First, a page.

Tag Archives: machine

Sink grinder

The “Sink Grinder” shown bolted to the wall above the sink. Rendered with Autodesk Inventor

Last December I realized that I need to up my game.

I have always been unsatisfied with the final finish of the etching process I use. I’ve spent hours and hours at the sink with various wet abrasives and despite how long I scrubbed I was never quite satisfied with the results. Furthermore, I have a long term goal to incorporate more champlevĂ© into my work. I’ve ground enough glass (very little) to know that power assist for that task would be the bees knees.

So I stared looking around for a powered grinder of some sort that was versatile and large enough for me needs and finally happened upon the Single Arbor Grinder (SAG-1) made by Denver Glass Machinery pictured below. It would be the perfect solution if I had a much larger workspace and a few grand of extra dollars.

The Single Arbor Grinder made by Denver Glass Machinery sells for $2300.

Then, I found this image showing the guts of the SAG-1 at the WarmGlass.com forum. A motor, two pillow blocks and a shaft? Is that all? I can build that.

I’m calling my design a Sink Grinder because there is where it will reside. The frame and motor will both be attached to the wall and easily removable. I’ve drawn three versions of this machine in Inventor so I think I’m ready to build the first prototype. Hopefully this one works so well that I don’t need to build a second.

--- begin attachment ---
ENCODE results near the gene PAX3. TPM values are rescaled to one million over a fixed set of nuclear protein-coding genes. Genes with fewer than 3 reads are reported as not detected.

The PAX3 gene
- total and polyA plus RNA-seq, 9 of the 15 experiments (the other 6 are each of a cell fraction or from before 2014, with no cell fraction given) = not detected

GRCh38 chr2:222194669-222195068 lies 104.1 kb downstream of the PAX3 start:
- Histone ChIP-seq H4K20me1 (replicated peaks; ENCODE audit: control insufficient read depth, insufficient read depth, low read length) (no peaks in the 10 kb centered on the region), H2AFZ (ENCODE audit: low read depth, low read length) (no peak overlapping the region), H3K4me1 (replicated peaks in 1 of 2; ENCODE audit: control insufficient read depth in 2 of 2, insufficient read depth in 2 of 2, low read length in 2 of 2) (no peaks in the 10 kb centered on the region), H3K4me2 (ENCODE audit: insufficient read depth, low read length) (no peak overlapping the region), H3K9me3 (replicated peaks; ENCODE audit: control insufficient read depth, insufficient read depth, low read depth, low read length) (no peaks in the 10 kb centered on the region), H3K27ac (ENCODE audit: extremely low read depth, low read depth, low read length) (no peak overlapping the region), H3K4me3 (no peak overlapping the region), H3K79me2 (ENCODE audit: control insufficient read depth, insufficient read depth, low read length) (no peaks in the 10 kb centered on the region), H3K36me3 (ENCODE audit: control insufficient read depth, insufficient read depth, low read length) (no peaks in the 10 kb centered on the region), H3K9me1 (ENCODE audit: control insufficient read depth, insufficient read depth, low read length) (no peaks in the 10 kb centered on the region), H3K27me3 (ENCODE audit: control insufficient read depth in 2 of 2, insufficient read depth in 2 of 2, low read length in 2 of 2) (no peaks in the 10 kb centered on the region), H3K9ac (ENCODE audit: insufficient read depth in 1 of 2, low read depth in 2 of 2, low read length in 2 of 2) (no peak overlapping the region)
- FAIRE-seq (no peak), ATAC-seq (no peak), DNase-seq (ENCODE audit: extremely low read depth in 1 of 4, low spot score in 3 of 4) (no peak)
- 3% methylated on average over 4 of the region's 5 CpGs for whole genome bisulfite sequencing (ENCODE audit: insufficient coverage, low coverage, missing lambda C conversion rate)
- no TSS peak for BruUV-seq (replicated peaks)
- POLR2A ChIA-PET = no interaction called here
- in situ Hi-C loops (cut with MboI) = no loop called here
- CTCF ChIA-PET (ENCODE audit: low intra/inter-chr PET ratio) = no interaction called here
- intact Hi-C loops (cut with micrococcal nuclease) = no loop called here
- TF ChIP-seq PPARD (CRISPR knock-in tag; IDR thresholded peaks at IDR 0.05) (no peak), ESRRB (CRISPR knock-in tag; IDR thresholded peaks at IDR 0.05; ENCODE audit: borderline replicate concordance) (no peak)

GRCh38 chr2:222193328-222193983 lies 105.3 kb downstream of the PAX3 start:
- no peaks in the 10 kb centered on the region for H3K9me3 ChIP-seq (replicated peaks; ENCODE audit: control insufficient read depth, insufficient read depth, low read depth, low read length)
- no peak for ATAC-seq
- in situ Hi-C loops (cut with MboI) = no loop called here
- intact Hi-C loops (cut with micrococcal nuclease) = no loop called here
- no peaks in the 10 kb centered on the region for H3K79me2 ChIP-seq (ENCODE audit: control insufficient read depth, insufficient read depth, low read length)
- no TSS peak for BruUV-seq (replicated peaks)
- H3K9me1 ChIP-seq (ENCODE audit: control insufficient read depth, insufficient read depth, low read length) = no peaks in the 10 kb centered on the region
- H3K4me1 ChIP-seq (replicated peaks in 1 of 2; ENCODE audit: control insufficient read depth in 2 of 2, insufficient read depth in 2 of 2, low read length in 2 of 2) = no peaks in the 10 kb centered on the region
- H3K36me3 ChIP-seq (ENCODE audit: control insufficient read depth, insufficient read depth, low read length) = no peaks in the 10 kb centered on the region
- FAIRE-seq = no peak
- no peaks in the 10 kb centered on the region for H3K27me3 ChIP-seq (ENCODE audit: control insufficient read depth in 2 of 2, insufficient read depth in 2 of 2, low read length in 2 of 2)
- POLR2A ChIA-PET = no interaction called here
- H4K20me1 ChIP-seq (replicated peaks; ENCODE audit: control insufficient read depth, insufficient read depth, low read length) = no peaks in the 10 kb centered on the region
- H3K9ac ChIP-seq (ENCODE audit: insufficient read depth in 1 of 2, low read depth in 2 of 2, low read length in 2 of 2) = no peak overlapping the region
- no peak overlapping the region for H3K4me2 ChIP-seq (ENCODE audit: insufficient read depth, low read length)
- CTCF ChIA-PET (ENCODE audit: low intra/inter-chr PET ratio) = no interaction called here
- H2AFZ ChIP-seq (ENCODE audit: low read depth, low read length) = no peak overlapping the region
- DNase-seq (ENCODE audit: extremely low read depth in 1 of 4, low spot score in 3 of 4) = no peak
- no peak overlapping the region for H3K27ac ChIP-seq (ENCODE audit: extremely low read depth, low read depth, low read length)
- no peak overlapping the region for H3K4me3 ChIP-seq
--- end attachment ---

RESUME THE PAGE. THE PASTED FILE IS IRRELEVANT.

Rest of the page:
Th last of the parts are on order, the shaft has been machined, and the frame is fabricated. All that’s left is assembly, and paint. Then the grinding can begin.

Mechanical peacock saves the day

The cosmos speaks incessantly to the inquisitive mind.

This week, through my brief inquiry into the Cordel literature traditions of Brazil, I encountered a startling gem of inspiration for the automata artist. As it happens, the indisputably most popular folheto ever published is O Pavao Misterioso or The Mysterious Peacock and the story goes like this:

A young man named Evangelista falls in love with the jealously-guarded and radiantly beautiful daughter of a Greek nobleman. In order to visit his love he acquires an aluminum-framed mechanical flying peacock from the great artist-engineer Edmundo. In due course the maiden and Evangelista escape her father and elope on the back of the peacock. Shortly after setting up house in Turkey they are reconciled with the bride’s mother (the father having died of extreme vexation) and receive her full inheritance.

Happy endings thanks to a wondrous automaton. My kind of story. Shades of Hugo anyone?

In her splendid book, Stories on a String, Candice Slater reports that this tale is so intoxicating to some readers of Cordel that they believe the mechanical peacock actually existed and continues to exist today. It is as though this fictional automata is a saint!

Slater’s book is available on Google books. And here is a link to a Google translation of The Romance of the Mysterious Peacock by JosĂ© Camelo de Melo Rezende from Wikisource.